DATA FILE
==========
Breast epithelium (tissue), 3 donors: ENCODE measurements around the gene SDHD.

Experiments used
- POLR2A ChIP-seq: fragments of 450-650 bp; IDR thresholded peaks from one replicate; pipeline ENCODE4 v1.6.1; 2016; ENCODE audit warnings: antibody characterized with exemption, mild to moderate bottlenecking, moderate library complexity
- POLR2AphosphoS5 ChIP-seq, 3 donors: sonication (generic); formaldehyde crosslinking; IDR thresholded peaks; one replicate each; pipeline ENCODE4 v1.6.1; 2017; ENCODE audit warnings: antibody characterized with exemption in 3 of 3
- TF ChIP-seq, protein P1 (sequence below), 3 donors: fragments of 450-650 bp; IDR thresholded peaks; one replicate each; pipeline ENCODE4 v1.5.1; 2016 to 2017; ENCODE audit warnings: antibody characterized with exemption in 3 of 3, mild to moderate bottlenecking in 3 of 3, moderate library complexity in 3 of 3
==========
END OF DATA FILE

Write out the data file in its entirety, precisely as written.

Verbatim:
Breast epithelium (tissue), 3 donors: ENCODE measurements around the gene SDHD.

Experiments used
- POLR2A ChIP-seq: fragments of 450-650 bp; IDR thresholded peaks from one replicate; pipeline ENCODE4 v1.6.1; 2016; ENCODE audit warnings: antibody characterized with exemption, mild to moderate bottlenecking, moderate library complexity
- POLR2AphosphoS5 ChIP-seq, 3 donors: sonication (generic); formaldehyde crosslinking; IDR thresholded peaks; one replicate each; pipeline ENCODE4 v1.6.1; 2017; ENCODE audit warnings: antibody characterized with exemption in 3 of 3
- TF ChIP-seq, protein P1 (sequence below), 3 donors: fragments of 450-650 bp; IDR thresholded peaks; one replicate each; pipeline ENCODE4 v1.5.1; 2016 to 2017; ENCODE audit warnings: antibody characterized with exemption in 3 of 3, mild to moderate bottlenecking in 3 of 3, moderate library complexity in 3 of 3